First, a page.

|Up by the waterfall, moms do the family laundry.|
(You can click on the pictures to see them full sized.)
No tourists, no hotels; a local fellow invited me down to see the village and meet folks that live there.
Kids learn to swim early on. No Red Cross swim classes like where I grew up. They teach each other in the course of growing up.
|The kids stand on a sandy beach, but the rocky|
shoreline is from the island's volcanic origin.
|An almost-road leads down through the tiny village|
to the shore and the waterfall. The cobblestones are
a leftover from the early 20th century.
The kids from a family took me by the hand to go with them to get mangoes. I thought we were going to a kiosk vendor, but they took me to a tree along the pathway and threw sticks up into the tree until they had a dozen or so, then we went home.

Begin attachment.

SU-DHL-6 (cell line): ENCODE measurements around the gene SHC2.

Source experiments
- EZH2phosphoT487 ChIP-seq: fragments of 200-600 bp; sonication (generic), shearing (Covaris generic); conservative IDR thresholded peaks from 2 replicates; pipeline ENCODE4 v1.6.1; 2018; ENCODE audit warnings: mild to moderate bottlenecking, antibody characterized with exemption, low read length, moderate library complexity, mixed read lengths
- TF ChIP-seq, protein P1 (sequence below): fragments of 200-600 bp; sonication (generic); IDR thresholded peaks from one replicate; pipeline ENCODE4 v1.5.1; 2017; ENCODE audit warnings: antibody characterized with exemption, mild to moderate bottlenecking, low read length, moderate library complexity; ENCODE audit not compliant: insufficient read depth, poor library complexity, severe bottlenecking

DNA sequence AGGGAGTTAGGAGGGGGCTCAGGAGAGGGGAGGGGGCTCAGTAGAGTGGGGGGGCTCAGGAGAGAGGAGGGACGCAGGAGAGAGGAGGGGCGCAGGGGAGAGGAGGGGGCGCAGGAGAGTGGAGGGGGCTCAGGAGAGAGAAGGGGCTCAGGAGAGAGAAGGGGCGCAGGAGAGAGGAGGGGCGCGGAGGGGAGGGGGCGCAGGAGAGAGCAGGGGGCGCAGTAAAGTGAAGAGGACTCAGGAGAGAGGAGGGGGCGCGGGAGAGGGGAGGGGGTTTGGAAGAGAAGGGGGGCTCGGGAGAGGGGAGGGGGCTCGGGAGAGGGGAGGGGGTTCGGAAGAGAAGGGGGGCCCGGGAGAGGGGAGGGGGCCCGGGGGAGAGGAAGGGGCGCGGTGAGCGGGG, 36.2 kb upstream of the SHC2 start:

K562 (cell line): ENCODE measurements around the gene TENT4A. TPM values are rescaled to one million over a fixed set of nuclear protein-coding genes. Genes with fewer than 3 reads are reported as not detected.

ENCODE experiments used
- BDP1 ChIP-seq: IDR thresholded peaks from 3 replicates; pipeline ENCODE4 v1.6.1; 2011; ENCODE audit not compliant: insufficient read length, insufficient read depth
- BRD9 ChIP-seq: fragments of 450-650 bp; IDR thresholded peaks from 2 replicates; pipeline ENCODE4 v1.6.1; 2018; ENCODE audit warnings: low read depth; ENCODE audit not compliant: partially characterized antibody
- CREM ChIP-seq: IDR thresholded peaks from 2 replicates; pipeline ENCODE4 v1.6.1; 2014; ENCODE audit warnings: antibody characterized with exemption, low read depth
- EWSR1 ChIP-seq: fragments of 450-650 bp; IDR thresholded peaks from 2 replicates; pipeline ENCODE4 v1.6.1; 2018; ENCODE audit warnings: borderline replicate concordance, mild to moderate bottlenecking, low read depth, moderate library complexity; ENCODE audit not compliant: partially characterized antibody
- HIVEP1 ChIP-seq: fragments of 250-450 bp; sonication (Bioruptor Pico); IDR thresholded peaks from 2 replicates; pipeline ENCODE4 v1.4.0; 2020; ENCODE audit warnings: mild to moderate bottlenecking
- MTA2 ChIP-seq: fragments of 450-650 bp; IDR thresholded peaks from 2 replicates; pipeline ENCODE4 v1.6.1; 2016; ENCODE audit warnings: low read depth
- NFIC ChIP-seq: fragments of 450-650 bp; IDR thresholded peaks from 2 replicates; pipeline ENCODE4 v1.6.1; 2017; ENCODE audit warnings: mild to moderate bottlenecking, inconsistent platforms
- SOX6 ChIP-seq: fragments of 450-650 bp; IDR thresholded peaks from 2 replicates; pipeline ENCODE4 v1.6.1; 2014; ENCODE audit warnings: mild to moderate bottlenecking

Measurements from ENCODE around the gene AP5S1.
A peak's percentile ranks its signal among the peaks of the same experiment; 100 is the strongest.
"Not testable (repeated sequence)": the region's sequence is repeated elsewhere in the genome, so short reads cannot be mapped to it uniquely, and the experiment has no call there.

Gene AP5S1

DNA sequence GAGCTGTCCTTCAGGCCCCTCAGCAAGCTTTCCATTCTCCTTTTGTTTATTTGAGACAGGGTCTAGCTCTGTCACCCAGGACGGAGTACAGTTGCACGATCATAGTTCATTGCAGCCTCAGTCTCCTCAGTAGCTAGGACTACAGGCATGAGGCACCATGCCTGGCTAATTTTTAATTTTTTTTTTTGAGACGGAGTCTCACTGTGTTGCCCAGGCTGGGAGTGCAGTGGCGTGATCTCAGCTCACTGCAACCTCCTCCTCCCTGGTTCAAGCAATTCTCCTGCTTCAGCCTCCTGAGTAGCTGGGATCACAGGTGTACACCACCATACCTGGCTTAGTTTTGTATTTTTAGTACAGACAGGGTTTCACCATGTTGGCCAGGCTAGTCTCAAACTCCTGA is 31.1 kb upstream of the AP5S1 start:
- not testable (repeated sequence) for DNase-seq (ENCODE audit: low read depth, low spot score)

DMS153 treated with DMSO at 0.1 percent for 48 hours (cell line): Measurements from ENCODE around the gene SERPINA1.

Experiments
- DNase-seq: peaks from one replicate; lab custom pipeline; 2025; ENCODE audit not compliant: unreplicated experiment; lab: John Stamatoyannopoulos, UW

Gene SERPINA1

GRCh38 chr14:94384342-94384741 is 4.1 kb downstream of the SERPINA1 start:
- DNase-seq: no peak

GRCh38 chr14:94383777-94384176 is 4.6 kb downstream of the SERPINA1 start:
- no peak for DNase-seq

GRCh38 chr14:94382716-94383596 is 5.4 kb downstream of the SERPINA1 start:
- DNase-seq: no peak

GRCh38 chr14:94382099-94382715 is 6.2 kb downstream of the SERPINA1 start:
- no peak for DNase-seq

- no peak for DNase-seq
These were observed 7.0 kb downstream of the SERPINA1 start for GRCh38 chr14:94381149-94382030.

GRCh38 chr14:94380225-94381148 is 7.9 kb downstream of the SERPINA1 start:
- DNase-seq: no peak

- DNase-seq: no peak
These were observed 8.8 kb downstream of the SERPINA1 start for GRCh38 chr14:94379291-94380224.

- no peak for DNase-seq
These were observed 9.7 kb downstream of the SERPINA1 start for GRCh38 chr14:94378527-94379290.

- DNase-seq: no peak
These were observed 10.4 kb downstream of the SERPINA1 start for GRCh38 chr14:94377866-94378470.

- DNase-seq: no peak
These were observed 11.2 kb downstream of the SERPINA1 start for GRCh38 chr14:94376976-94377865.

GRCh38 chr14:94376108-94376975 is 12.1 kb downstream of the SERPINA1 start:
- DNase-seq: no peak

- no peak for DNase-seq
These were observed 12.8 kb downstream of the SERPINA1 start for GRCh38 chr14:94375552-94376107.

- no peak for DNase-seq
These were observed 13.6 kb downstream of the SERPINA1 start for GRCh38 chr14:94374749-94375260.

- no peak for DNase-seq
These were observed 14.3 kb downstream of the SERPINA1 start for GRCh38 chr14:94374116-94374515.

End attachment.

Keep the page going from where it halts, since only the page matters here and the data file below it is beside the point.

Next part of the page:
|My friend and work partner Freddie had an|
interesting problem. When we traveled
together, folks would insist on talking to
him in Portuguese. Since he's black,
obviously he would speak Portuguese!
Not a word, unfortunately.
As tough and practical as the folks here are (and must be in order to live), they are comfortably hospitable. We were welcomed pretty much everywhere we stopped. Community leaders, school faculties, government officials, police and military, all were approachable and graciously receptive. It's a nicer place than most.